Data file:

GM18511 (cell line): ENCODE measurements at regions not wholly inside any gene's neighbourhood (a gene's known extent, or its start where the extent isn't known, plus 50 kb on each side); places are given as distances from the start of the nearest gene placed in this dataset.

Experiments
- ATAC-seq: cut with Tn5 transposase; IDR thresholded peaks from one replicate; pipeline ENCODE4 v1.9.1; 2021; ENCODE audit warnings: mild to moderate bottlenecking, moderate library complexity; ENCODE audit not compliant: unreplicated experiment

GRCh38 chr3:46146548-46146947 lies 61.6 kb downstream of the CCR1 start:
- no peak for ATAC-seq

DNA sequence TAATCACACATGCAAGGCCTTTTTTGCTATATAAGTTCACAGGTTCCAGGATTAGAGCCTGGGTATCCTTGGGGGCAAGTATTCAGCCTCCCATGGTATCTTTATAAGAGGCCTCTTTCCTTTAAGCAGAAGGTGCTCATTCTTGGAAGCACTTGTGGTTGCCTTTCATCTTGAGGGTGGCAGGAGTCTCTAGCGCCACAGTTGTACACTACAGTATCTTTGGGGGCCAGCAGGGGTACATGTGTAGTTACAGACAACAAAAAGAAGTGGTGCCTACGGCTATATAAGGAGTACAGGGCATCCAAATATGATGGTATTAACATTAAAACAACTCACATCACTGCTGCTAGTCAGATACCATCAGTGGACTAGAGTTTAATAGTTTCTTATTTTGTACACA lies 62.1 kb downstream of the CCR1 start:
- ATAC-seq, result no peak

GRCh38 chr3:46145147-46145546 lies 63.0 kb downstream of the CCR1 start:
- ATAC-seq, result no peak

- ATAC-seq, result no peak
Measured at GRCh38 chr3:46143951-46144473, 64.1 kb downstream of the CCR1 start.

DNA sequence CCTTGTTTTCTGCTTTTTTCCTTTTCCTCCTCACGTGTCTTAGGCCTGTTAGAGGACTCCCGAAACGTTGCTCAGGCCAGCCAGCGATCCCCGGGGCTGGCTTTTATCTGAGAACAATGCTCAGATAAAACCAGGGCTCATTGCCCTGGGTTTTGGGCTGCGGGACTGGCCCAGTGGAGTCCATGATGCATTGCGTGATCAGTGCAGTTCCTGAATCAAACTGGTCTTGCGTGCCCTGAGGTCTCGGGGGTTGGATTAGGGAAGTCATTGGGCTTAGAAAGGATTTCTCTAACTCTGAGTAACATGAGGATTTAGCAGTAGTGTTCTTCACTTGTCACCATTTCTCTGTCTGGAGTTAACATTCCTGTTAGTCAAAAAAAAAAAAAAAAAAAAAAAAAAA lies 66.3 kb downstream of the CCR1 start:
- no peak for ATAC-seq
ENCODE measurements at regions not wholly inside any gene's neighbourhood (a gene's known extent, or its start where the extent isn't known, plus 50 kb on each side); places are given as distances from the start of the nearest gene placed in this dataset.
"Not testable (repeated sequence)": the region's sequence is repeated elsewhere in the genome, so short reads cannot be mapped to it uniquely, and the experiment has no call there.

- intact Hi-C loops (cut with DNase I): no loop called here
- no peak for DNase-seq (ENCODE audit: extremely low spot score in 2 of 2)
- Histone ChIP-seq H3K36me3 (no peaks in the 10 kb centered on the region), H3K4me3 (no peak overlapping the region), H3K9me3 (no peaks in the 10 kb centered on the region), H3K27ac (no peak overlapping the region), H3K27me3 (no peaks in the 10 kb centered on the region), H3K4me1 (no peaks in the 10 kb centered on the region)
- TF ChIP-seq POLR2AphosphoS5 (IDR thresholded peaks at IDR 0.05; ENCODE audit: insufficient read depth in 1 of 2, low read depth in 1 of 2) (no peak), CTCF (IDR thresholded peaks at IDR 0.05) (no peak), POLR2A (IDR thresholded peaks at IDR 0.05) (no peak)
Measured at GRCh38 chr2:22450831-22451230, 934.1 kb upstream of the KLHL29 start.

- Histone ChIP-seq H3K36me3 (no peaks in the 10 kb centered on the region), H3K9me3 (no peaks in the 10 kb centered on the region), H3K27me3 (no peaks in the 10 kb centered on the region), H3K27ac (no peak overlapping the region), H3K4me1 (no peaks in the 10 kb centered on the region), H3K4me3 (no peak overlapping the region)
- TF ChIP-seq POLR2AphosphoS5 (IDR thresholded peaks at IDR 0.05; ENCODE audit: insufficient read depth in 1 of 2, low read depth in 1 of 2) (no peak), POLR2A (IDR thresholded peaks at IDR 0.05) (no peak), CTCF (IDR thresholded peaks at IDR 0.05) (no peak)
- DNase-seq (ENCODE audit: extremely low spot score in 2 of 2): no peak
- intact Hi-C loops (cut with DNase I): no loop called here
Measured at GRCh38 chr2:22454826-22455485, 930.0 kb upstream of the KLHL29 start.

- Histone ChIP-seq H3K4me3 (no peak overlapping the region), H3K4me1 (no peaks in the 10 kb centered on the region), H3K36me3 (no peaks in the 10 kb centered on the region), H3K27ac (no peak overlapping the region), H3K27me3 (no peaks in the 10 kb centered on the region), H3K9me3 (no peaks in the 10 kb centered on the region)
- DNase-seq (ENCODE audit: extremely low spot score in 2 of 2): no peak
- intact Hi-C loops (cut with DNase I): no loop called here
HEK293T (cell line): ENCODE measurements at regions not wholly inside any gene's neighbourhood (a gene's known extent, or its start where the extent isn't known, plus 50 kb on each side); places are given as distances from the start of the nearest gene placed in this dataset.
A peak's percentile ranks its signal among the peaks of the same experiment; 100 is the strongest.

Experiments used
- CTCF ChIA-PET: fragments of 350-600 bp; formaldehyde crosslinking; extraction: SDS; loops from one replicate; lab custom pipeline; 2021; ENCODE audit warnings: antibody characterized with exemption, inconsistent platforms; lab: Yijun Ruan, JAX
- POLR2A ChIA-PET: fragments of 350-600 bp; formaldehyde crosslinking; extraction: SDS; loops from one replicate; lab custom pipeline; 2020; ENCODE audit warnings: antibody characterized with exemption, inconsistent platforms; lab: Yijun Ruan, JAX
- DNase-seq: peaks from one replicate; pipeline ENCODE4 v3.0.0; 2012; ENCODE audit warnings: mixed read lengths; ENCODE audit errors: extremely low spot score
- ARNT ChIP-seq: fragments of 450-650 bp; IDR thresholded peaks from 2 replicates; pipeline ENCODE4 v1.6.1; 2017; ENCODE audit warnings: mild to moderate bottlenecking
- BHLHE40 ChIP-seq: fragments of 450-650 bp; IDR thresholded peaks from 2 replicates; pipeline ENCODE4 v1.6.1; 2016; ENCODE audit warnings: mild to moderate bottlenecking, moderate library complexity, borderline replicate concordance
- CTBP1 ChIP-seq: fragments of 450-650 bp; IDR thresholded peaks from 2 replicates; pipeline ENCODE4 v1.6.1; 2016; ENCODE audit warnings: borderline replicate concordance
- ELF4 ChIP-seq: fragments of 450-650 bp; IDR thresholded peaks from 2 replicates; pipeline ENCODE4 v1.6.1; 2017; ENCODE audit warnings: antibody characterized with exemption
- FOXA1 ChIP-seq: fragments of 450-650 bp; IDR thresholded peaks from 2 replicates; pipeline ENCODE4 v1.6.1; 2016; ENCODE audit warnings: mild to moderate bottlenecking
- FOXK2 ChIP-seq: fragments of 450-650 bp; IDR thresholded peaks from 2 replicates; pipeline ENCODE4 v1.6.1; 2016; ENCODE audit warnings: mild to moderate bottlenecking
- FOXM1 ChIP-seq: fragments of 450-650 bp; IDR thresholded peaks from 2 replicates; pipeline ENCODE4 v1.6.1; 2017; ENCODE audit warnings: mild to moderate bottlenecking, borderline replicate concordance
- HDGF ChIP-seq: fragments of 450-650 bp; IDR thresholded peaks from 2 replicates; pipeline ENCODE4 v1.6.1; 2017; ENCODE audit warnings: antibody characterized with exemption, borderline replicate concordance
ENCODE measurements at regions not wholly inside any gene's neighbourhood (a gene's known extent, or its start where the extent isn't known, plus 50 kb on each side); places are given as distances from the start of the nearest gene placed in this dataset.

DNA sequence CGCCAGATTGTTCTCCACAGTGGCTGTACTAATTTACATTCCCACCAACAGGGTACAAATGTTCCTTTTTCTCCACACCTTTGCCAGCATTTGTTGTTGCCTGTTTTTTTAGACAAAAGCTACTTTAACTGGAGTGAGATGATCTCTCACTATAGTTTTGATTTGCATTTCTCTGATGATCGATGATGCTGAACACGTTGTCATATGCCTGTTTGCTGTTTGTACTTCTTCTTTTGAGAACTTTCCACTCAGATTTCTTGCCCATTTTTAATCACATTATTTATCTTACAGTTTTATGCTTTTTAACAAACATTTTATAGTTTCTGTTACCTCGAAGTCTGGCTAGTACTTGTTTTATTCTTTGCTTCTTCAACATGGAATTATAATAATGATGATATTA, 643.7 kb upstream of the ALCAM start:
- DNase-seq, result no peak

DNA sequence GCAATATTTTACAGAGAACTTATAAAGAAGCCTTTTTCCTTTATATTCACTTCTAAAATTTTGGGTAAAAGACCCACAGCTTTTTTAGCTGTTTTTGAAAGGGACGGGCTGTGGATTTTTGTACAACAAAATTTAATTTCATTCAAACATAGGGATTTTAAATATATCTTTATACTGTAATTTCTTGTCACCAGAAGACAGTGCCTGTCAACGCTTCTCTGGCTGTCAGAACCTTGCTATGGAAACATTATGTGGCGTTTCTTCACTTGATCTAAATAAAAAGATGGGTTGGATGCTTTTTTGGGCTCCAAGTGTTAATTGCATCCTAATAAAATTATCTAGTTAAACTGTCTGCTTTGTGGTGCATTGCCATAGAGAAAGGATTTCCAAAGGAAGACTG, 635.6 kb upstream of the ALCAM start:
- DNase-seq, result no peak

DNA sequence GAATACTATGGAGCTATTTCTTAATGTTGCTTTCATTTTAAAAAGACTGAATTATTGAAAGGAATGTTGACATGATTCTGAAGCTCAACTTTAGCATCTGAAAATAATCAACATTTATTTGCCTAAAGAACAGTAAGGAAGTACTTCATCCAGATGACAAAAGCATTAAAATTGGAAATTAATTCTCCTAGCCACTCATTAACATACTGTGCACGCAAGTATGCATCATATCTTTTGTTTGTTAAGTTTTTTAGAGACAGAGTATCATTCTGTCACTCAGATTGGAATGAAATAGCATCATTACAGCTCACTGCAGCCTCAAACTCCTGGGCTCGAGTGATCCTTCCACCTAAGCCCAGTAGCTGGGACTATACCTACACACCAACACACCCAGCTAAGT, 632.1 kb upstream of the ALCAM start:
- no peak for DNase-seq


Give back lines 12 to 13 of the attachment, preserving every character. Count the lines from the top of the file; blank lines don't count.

DNA sequence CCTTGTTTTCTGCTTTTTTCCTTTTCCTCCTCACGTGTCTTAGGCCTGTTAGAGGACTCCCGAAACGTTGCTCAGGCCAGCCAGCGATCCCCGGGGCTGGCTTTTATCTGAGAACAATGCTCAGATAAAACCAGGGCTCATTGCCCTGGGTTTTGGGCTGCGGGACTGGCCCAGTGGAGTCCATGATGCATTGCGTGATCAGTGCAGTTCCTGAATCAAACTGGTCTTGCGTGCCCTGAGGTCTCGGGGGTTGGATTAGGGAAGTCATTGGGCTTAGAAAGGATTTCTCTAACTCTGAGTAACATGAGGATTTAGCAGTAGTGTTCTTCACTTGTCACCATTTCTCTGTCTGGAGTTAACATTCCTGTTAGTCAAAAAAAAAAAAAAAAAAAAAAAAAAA lies 66.3 kb downstream of the CCR1 start:
- no peak for ATAC-seq